Worcester Red Sox's Larry Lucchino Implores Graduates to have Fun, be Bold and Don’t be Afraid to Say ‘I Don’t Know’
Larry Lucchino, Boston Red Sox Hall of Famer and chairman and principal owner of the Worcester Red Sox, took the opportunity as Assumption’s commencement speaker to express his appreciation for the partnership the University has built with the Worcester Red Sox and impart upon the class of 2022 helpful advice gleamed over five decades in baseball and in law.
“I am well aware that my presence here is a reflection of the close bond that has been quickly established between the Woo Sox and Assumption,” Lucchino shared during the May 8 ceremony. “We share a commitment to serve this community and its people. We share a new ballpark where Assumption’s name is featured prominently. In fact, [your] vision, your loyalty, and your early commitment helped pave the way for that ballpark and its extraordinary reception.”
Lucchino shared that since his college graduation 55 years ago, he’s “learned a few things about what to do in life, and what not to do.” He admitted that as a baseball executive, he doesn’t have all the answers, but hoped his personal top ten list of life lessons amassed from over “four unexpected decades as a baseball executive, and several decades of errors, missteps, and regrets,” might help someone along the way. The lessons included having fun; being bold; smiling; being strong enough to say, “I don’t know”; remembering that life is too hard to be lived alone; working at friendship; seeking balance; remembering Jackie Robinson and the “catalytic effect one person can have on a community, on a nation, on a compelling cause, or on a nagging injustice”; embracing and celebrating “the pluralism and diversity that are the essence or American life”; and being a positive force in one’s community.
“Life is not about warming yourself by the fire, it’s about building the fire,” said Lucchino, a three-time cancer survivor who has invested himself in cancer research and care. “The match that lights that fire is generosity. To consider yourself and to be considered capable is good. To consider yourself and be considered loving is even better. But best of all is to know yourself as generous. Generosity is its own reward. There is a Chinese proverb that applies and roughly it says if you want happiness for an hour, take a nap. If you want happiness for a lifetime, help your brothers and sisters in the community.”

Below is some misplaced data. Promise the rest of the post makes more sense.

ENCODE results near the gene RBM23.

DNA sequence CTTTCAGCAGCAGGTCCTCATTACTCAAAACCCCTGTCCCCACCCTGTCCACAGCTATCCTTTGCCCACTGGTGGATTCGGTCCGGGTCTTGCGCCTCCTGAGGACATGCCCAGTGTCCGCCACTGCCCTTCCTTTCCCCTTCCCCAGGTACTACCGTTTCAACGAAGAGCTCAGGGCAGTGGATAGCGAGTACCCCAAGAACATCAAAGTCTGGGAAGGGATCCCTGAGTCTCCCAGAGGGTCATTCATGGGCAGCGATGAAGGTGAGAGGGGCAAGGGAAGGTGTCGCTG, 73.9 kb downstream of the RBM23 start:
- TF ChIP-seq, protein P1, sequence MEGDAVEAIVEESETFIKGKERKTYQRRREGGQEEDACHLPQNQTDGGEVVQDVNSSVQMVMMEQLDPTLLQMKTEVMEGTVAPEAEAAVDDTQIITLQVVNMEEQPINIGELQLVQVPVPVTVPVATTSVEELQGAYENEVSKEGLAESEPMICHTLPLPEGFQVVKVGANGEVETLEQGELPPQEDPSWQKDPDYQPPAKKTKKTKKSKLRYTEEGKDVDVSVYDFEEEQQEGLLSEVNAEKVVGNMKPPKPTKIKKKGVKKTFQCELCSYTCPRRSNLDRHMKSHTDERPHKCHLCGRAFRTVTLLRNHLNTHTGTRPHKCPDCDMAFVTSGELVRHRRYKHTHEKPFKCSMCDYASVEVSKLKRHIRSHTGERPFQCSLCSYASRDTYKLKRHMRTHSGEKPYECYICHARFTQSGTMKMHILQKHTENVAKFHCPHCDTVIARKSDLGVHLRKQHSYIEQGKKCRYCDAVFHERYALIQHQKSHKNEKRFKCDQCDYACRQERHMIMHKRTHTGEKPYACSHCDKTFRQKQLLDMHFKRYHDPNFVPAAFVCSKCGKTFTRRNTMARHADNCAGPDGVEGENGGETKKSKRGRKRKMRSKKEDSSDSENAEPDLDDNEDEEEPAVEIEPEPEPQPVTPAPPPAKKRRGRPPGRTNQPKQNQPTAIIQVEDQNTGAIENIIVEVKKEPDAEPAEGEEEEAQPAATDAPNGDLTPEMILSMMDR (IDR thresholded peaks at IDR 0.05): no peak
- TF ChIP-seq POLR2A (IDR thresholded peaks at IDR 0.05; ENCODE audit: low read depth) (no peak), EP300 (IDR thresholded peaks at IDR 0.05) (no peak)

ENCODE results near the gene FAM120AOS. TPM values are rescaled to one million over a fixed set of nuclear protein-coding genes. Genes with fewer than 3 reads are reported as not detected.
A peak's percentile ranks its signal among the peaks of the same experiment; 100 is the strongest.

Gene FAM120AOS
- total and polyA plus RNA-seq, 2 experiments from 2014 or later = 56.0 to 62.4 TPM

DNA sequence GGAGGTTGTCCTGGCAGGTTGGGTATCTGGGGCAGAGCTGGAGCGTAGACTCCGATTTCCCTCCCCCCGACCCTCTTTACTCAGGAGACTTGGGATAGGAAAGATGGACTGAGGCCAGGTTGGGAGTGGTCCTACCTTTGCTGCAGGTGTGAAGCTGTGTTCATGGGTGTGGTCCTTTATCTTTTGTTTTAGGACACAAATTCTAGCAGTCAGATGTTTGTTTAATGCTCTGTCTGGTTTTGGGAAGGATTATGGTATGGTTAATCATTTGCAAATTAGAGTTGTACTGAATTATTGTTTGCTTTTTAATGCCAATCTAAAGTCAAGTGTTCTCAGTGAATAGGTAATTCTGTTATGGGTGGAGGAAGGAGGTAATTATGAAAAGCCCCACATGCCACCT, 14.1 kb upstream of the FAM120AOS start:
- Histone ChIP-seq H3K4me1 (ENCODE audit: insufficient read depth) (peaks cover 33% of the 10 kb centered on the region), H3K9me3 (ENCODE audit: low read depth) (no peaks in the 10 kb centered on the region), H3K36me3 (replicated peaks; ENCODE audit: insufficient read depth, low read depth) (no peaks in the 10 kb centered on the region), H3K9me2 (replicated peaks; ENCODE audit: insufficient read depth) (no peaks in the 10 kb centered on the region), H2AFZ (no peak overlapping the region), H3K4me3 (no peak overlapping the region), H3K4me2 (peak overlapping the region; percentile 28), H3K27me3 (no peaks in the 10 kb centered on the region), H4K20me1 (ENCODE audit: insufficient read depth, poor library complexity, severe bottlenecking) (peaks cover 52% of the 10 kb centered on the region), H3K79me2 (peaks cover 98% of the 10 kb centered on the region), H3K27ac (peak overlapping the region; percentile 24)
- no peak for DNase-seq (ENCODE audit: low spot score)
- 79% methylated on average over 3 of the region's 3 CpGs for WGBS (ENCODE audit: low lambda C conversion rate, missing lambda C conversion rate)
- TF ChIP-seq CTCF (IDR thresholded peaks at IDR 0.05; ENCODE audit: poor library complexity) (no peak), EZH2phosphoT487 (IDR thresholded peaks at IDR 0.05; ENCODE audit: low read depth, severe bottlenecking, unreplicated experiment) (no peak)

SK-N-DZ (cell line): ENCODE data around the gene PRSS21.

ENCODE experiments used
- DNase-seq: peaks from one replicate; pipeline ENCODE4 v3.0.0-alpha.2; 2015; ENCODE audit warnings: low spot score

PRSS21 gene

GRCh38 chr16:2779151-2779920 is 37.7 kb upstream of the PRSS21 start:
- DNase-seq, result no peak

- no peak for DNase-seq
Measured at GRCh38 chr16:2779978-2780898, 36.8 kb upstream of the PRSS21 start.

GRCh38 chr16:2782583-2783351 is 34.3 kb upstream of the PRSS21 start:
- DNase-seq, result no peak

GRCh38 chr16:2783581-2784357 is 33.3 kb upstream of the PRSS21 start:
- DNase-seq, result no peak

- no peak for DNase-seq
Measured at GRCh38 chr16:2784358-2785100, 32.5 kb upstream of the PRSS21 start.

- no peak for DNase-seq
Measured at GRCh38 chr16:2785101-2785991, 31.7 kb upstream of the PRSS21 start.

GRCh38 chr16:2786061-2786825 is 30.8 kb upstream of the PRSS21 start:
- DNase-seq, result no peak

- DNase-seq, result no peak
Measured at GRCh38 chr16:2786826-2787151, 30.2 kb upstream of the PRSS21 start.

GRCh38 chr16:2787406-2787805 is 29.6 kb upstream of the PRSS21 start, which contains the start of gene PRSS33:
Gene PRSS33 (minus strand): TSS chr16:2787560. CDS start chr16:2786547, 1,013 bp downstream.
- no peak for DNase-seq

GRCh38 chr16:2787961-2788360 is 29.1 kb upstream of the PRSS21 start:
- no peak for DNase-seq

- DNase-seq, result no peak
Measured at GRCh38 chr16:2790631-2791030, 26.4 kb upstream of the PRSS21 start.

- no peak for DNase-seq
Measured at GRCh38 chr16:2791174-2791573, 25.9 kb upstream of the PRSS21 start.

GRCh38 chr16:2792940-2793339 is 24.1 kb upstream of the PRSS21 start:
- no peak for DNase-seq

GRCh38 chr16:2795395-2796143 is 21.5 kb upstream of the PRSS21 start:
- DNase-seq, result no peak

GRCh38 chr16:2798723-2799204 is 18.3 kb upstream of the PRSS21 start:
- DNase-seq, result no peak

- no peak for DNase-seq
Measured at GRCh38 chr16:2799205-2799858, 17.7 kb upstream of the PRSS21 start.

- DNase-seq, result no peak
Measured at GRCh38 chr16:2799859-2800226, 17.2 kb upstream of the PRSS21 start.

In his last commencement address, President Emeritus Francesco C. Cesareo, Ph.D., who retired on June 30, congratulated the graduates for earning their degrees “in the midst of extraordinary circumstances.” He added that the pandemic provided them with “an education beyond what you could have learned in your coursework,” because the framework of the Catholic liberal education allowed students to use the pandemic as a learning experience.
“You learned that you have the ability to overcome adversity, to navigate the unexpected and to look for the positive in the midst of challenges,” he said. “You have shown yourself to be resilient despite the obstacles. You have learned the value of sacrificing one’s wants for the benefit of others, striving always for the common good. While you may not immediately perceive it, your characters are stronger, and you have become a better person because of what you have learned through the pandemic.”
In his valedictorian speech, Leominster native Nicholas Macchione ’22 compared an Assumption education to a Swiss army knife. “If you only could have one tool to serve you for the rest of your life, wouldn't you want it to be applicable to whatever you might encounter? The same sentiment rings true in education,” he shared. “An Assumption liberal arts education is similarly suited to a wide variety of careers and vocations.”
Macchione encouraged his classmates that “in the world of specialization that requires elaborate job titles, obtuse degrees, and the labeling of so-called experts, let us take time to unfold our Swiss army knives, recall the things that have brought us to where we are today, and trust that they will continue to take us wherever we need to go.”
During the ceremony, honorary degrees were presented to Lucchino; Francesca “Paqui” Kelly, co-founder and board president of the Kelly Cares Foundation; and Wendy M. Wright, Ph.D., professor emerita of theology at Creighton University. The Board of Trustees also bestowed honorary degrees upon President Emeritus Cesareo, Ph.D., and his wife, Filomena Cesareo, Esq., J.D., for their 15 years of service to Assumption.
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